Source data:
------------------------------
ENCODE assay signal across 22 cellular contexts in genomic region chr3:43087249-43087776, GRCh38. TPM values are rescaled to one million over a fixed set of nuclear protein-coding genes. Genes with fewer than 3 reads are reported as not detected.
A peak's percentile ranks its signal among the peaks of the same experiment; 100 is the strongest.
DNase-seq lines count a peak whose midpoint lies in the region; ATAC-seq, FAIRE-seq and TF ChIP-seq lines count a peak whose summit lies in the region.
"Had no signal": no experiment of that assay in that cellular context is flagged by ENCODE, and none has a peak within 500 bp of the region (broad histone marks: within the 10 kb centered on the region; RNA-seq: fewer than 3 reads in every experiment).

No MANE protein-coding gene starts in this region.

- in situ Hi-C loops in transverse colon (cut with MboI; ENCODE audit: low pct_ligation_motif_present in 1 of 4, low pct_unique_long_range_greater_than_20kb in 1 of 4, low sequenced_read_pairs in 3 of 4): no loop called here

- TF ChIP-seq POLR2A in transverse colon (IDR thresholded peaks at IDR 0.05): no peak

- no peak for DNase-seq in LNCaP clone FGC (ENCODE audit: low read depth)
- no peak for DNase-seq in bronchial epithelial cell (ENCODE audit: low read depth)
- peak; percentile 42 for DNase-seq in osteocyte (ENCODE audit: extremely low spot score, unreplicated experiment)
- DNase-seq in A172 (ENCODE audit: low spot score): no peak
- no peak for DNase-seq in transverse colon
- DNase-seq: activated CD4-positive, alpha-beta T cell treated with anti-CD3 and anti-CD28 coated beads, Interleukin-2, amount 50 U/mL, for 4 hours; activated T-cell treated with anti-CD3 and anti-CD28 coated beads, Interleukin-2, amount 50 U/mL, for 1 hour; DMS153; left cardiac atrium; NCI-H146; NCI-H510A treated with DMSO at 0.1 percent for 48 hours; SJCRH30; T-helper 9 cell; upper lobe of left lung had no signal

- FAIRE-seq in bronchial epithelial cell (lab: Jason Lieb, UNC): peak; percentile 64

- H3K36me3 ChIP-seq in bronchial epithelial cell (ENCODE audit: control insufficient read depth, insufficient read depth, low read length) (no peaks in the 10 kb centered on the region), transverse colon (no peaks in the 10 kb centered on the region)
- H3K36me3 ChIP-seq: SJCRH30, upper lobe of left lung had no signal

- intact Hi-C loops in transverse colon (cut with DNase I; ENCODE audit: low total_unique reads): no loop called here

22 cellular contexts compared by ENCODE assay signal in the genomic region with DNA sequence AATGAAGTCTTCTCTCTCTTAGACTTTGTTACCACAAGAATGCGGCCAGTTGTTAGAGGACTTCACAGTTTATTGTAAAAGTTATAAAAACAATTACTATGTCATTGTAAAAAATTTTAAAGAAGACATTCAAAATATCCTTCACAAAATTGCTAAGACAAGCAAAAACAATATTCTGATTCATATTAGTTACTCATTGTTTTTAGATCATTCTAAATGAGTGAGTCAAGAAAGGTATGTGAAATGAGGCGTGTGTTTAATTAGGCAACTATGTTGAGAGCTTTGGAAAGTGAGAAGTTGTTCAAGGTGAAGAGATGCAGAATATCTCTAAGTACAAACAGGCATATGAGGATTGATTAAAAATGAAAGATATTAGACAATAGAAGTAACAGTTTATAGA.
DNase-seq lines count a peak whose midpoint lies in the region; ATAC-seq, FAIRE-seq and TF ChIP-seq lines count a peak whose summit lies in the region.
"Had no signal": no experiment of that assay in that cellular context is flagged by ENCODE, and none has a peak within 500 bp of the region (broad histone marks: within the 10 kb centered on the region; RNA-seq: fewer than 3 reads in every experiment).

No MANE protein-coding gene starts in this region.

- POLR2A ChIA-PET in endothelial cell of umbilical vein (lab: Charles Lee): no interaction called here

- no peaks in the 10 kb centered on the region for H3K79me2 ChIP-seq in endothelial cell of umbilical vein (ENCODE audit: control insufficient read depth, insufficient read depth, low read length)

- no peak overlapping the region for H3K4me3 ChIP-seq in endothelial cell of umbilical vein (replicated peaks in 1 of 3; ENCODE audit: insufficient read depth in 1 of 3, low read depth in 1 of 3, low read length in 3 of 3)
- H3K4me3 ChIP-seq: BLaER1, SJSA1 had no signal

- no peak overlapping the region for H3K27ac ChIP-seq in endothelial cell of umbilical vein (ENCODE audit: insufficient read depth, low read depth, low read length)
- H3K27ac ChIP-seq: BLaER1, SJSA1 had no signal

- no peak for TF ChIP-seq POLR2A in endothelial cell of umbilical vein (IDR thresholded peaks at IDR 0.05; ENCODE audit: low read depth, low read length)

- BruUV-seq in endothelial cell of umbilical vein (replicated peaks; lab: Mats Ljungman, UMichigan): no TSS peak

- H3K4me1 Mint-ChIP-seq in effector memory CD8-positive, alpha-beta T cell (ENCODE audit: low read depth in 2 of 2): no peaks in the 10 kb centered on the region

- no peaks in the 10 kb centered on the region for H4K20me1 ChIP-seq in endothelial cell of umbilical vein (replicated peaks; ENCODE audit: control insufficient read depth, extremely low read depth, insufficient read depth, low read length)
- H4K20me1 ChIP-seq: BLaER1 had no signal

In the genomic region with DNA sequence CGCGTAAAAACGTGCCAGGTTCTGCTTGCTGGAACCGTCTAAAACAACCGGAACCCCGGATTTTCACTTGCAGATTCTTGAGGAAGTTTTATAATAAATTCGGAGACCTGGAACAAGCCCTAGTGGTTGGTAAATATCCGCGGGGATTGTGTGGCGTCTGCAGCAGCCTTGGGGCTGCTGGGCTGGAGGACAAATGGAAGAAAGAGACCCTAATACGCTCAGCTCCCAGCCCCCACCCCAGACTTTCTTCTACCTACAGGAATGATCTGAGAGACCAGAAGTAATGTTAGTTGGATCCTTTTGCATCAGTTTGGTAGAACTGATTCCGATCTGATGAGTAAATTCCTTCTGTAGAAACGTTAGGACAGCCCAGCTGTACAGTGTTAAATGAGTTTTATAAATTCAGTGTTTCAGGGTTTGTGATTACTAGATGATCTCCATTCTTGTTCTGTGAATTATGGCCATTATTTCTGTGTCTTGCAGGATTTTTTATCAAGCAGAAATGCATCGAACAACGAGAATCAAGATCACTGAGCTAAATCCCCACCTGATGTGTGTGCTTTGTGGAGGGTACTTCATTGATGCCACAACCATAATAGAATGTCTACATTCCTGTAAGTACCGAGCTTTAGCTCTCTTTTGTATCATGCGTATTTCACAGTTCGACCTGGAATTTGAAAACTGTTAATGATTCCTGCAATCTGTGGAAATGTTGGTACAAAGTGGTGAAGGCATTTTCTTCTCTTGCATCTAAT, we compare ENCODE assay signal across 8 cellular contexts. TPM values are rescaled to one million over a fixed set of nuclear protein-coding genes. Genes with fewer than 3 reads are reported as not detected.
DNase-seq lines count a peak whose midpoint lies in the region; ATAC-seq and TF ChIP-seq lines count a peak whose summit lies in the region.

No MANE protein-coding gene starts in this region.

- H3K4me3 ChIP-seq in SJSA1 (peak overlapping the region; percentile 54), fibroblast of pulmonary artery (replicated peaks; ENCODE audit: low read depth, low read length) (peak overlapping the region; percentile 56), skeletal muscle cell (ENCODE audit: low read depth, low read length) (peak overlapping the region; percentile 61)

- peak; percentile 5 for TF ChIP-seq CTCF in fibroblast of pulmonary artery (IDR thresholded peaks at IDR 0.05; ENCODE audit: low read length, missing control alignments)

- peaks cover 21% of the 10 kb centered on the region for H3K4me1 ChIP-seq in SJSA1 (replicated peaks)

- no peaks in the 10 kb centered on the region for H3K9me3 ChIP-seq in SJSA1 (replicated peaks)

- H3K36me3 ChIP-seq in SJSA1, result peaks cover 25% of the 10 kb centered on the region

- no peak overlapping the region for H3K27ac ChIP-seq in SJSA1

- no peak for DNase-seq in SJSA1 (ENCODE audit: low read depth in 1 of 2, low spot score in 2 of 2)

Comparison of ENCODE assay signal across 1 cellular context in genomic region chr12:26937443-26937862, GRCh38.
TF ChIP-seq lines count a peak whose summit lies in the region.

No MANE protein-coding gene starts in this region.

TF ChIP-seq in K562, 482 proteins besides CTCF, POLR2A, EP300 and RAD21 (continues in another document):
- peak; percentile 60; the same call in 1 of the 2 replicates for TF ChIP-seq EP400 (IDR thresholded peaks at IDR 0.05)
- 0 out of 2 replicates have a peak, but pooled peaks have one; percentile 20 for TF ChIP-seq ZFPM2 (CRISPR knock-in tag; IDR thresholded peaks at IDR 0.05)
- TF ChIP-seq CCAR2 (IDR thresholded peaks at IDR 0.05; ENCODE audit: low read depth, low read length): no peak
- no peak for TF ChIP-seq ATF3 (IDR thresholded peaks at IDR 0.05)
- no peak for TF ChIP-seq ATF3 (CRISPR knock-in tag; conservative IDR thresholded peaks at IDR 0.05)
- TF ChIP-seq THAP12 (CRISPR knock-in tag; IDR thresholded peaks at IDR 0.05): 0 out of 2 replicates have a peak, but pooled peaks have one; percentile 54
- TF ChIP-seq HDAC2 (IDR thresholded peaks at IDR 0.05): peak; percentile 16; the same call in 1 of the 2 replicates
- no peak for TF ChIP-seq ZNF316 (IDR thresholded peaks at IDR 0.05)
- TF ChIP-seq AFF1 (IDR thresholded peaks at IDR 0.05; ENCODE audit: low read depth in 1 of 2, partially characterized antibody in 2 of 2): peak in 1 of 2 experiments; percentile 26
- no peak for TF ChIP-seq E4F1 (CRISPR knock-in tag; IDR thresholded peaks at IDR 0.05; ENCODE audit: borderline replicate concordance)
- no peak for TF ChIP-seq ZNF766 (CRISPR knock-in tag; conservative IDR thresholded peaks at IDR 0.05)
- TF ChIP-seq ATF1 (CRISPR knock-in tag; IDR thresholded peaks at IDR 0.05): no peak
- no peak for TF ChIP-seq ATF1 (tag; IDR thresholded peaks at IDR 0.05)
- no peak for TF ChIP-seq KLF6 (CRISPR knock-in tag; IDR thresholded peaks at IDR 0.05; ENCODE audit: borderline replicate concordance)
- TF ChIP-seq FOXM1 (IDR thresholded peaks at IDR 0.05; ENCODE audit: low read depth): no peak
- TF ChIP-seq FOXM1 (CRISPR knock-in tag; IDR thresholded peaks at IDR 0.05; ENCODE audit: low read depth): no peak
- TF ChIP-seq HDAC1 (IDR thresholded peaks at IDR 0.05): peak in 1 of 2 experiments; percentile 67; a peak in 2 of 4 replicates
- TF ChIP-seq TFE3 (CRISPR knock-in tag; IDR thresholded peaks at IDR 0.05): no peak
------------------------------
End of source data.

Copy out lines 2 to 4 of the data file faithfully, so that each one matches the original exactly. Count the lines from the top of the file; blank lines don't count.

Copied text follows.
A peak's percentile ranks its signal among the peaks of the same experiment; 100 is the strongest.
DNase-seq lines count a peak whose midpoint lies in the region; ATAC-seq, FAIRE-seq and TF ChIP-seq lines count a peak whose summit lies in the region.
"Had no signal": no experiment of that assay in that cellular context is flagged by ENCODE, and none has a peak within 500 bp of the region (broad histone marks: within the 10 kb centered on the region; RNA-seq: fewer than 3 reads in every experiment).